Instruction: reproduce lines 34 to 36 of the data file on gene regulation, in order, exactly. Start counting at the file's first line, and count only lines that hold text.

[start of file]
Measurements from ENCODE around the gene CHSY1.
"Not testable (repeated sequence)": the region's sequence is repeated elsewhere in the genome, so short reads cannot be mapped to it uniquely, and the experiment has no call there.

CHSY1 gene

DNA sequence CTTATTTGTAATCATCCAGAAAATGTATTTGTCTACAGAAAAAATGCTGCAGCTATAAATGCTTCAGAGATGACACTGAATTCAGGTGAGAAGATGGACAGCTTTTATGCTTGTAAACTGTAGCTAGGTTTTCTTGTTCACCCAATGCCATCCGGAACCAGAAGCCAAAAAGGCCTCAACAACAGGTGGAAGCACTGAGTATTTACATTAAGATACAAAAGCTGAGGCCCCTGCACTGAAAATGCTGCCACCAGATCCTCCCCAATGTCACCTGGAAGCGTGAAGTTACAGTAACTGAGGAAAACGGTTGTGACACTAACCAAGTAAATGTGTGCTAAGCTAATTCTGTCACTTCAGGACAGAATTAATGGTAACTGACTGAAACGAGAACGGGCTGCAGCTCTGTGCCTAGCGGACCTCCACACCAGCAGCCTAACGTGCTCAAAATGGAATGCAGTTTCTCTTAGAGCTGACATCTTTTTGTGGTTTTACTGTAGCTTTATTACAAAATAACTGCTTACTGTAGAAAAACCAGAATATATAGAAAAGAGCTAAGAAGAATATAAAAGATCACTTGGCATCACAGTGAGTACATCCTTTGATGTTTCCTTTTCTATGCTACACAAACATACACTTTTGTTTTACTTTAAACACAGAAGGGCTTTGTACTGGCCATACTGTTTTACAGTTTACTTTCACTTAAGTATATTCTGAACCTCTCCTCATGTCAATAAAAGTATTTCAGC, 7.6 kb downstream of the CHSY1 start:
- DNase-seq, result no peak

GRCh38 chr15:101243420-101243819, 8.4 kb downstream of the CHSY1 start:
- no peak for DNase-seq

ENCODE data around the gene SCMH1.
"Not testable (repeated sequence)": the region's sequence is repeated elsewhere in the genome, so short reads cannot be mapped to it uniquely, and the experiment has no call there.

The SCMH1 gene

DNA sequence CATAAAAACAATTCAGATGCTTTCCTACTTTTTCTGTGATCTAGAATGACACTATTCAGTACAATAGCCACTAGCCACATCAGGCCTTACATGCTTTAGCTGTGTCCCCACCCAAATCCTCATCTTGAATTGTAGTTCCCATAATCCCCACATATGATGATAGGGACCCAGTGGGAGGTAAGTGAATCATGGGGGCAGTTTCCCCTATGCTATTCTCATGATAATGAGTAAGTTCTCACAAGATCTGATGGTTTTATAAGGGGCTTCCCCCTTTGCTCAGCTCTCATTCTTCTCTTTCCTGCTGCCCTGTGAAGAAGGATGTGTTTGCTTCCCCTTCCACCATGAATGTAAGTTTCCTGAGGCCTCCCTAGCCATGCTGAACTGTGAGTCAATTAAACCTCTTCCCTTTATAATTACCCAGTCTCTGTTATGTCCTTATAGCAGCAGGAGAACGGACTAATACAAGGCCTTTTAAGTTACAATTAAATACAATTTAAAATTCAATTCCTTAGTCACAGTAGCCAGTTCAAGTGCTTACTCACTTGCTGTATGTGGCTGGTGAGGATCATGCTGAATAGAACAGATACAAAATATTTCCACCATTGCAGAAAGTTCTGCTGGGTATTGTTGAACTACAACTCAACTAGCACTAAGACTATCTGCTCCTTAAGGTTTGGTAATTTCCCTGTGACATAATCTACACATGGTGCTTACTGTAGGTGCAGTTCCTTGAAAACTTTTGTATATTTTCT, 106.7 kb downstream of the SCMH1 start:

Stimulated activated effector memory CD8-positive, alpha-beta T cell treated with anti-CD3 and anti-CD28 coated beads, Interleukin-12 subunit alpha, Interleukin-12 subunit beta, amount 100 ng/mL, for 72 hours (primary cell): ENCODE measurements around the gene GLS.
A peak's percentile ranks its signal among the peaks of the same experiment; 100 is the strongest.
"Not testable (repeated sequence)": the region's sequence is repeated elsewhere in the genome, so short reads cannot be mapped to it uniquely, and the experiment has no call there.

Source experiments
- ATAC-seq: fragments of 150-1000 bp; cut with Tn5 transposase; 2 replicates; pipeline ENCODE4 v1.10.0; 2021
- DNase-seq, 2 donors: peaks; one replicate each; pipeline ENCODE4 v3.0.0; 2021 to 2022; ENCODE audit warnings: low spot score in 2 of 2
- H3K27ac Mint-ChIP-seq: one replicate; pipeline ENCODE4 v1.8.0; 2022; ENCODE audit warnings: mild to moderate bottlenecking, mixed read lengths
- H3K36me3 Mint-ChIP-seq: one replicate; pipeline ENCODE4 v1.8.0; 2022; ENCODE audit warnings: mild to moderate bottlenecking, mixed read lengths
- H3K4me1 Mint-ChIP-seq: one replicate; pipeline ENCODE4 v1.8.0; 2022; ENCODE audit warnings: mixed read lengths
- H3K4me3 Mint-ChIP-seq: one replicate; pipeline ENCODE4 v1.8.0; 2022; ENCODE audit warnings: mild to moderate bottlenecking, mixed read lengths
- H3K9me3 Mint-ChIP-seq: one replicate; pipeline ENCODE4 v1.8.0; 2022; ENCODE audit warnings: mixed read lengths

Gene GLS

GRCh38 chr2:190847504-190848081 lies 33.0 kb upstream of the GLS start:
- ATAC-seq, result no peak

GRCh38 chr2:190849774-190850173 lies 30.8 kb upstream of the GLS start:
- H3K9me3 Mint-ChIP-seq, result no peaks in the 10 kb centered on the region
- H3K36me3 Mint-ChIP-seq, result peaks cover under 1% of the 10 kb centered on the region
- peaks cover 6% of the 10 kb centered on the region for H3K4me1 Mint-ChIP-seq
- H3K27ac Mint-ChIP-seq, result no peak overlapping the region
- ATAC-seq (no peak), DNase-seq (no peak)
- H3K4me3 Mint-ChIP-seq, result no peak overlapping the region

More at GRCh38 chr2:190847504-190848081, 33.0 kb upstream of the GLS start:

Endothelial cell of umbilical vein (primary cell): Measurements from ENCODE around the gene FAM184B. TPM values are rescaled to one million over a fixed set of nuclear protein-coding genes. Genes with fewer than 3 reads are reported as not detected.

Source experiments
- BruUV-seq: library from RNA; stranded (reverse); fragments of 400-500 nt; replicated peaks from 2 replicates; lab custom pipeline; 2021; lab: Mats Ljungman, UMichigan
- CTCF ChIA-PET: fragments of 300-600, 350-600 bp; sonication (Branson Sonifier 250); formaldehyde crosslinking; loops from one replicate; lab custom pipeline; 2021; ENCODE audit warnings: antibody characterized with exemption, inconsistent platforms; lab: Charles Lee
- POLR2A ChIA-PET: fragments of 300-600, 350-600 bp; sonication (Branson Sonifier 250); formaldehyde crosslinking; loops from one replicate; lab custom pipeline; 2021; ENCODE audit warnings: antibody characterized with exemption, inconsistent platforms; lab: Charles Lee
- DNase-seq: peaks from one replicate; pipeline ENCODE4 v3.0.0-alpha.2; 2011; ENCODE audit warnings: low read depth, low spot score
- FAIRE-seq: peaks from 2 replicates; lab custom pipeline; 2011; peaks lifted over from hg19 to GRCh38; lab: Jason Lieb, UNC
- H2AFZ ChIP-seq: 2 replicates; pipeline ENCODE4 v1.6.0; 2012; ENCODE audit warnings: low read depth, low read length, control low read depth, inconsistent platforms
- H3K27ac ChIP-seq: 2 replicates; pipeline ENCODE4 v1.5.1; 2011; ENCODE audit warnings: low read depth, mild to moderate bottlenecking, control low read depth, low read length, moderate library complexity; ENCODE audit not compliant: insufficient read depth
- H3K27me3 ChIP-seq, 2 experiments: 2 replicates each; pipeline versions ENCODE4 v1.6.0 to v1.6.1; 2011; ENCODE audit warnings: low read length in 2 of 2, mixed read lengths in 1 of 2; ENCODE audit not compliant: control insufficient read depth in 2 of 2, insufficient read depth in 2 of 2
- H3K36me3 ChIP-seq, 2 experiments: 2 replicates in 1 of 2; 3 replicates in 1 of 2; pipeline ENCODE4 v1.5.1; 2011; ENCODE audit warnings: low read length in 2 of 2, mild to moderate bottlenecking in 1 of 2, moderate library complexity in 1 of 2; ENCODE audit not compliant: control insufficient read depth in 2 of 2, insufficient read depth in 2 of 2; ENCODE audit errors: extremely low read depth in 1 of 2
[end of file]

Endothelial cell of umbilical vein (primary cell): Measurements from ENCODE around the gene FAM184B. TPM values are rescaled to one million over a fixed set of nuclear protein-coding genes. Genes with fewer than 3 reads are reported as not detected.

Source experiments
- BruUV-seq: library from RNA; stranded (reverse); fragments of 400-500 nt; replicated peaks from 2 replicates; lab custom pipeline; 2021; lab: Mats Ljungman, UMichigan